This afternoon, two Florida lawmakers introduced legislation to overturn the state’s ban on gay adoptions, something the legislature hasn’t debated in the law’s 33-year history. Rep. Scott Randolph’s measure, which amended a bill about gun ownership and adoptions, would have prevented “adoption agencies from inquiring about a person’s sexual orientation as a requisite for adoption.” Randolph was forced to withdraw his amendment after the Speaker ruled that it was not germane to the bill. Sen. Charlie Justice withdrew a similar bill in the Senate. “This amendment points out that government should not ask irrelevant questions in the adoption process which tell us nothing about a person’s ability to provide a permanent and loving home. Rather, it’s lawful and responsible gun ownership or a person’s sexual orientation,” Randolph announced on the House floor. He also explained how lifting the ban would benefit children:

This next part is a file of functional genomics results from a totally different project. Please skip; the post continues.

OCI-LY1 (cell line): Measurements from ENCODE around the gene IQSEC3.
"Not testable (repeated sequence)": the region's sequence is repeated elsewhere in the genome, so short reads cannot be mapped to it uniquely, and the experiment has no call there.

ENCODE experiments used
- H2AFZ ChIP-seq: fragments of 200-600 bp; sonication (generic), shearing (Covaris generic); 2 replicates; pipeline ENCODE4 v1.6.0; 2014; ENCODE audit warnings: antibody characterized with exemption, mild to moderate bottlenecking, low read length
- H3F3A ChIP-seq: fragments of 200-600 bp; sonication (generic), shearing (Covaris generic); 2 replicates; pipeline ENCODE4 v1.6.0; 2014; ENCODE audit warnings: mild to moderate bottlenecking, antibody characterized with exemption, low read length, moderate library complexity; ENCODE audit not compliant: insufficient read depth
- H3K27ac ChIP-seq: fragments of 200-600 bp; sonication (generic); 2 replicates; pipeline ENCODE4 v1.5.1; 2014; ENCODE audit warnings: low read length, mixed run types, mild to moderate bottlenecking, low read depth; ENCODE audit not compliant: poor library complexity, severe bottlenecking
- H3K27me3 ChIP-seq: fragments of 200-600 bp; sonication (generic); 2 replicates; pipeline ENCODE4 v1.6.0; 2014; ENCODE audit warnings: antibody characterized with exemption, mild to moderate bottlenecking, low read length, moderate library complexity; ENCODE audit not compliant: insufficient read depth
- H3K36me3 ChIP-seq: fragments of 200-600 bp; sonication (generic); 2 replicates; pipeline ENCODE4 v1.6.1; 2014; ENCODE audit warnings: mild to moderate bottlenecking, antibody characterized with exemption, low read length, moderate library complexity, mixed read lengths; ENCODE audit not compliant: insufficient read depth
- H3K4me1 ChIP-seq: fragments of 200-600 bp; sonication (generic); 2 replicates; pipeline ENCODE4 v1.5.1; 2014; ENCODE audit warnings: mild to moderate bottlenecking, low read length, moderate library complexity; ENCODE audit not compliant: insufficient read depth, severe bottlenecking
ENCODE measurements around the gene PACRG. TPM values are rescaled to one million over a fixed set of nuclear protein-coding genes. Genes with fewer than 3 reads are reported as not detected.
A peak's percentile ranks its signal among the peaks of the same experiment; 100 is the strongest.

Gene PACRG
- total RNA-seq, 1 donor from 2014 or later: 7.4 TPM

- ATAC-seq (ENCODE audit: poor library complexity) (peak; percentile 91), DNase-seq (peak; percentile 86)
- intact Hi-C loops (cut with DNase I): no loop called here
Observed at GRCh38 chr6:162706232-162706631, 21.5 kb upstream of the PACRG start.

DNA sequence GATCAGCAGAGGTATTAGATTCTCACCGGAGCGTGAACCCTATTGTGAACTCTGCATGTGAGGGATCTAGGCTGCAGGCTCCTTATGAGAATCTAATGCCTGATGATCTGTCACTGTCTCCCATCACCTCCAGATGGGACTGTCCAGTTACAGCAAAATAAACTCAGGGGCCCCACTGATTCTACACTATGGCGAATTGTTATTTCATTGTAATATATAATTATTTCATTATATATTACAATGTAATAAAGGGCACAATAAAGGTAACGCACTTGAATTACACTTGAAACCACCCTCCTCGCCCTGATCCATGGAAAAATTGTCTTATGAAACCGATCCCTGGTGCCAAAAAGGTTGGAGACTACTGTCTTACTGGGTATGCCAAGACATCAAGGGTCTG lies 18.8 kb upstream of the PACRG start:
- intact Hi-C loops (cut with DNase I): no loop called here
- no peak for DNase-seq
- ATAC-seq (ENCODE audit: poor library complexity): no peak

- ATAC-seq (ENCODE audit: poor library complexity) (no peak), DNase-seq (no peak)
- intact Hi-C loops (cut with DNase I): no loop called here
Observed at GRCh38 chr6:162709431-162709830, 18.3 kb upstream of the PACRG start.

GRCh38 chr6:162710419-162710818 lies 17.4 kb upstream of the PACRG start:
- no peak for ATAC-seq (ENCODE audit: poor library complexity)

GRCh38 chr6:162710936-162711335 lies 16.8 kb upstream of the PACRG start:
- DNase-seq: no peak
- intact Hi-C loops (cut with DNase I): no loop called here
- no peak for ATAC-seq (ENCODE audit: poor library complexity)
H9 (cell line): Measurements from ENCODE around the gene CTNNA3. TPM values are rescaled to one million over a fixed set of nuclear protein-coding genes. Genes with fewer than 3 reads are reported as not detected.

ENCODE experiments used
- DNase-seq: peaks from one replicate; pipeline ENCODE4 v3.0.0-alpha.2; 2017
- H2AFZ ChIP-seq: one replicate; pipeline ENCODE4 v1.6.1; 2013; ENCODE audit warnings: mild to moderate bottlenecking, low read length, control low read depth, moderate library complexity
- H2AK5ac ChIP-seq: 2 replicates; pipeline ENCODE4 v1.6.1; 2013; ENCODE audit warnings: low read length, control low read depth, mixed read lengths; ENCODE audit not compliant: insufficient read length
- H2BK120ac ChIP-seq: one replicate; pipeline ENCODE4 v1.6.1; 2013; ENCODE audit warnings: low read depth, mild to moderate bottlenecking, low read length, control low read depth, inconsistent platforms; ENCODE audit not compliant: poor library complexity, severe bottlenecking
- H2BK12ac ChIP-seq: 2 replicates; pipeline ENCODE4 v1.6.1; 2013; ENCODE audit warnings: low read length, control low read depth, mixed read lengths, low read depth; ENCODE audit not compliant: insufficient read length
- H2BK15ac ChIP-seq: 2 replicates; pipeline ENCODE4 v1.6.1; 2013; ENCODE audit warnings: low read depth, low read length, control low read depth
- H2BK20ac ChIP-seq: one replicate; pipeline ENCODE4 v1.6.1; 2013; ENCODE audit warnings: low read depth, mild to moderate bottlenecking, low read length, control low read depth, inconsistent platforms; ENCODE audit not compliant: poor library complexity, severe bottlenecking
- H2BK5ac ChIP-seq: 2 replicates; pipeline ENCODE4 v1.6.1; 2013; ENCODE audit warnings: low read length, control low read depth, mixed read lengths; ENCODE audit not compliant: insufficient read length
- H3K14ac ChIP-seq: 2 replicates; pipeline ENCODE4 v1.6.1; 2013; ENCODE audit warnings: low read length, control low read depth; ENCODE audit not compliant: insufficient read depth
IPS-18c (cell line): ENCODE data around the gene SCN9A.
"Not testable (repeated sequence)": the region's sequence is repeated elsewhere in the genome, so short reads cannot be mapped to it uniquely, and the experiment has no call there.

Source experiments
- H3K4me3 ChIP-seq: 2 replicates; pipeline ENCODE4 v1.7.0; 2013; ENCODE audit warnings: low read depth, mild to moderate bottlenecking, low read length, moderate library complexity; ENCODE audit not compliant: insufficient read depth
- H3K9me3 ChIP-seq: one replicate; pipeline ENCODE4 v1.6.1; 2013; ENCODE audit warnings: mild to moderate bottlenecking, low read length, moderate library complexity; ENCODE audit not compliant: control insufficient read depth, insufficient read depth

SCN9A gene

RANDOLPH: Three thousand children are in need of adoption and are waiting for us to do the right thing. But Florida’s current adoption ban does not allow gay and lesbians to adopt in this state. In an era of very tight budgets, this cost of inaction on this issue is $2.5 million a year. It’s time to let family judges and child welfare advocates do their job by making the best standard for each child to be the only standard for deciding adoption cases. The legislature has the power to stop that right now today.
Florida, which enacted its ban in 1977 — two years before the first reported case of an adoption by an openly gay person anywhere in the country — is the only state to explicitly prohibit gays and lesbians from adopting children. The Wonk Room has more.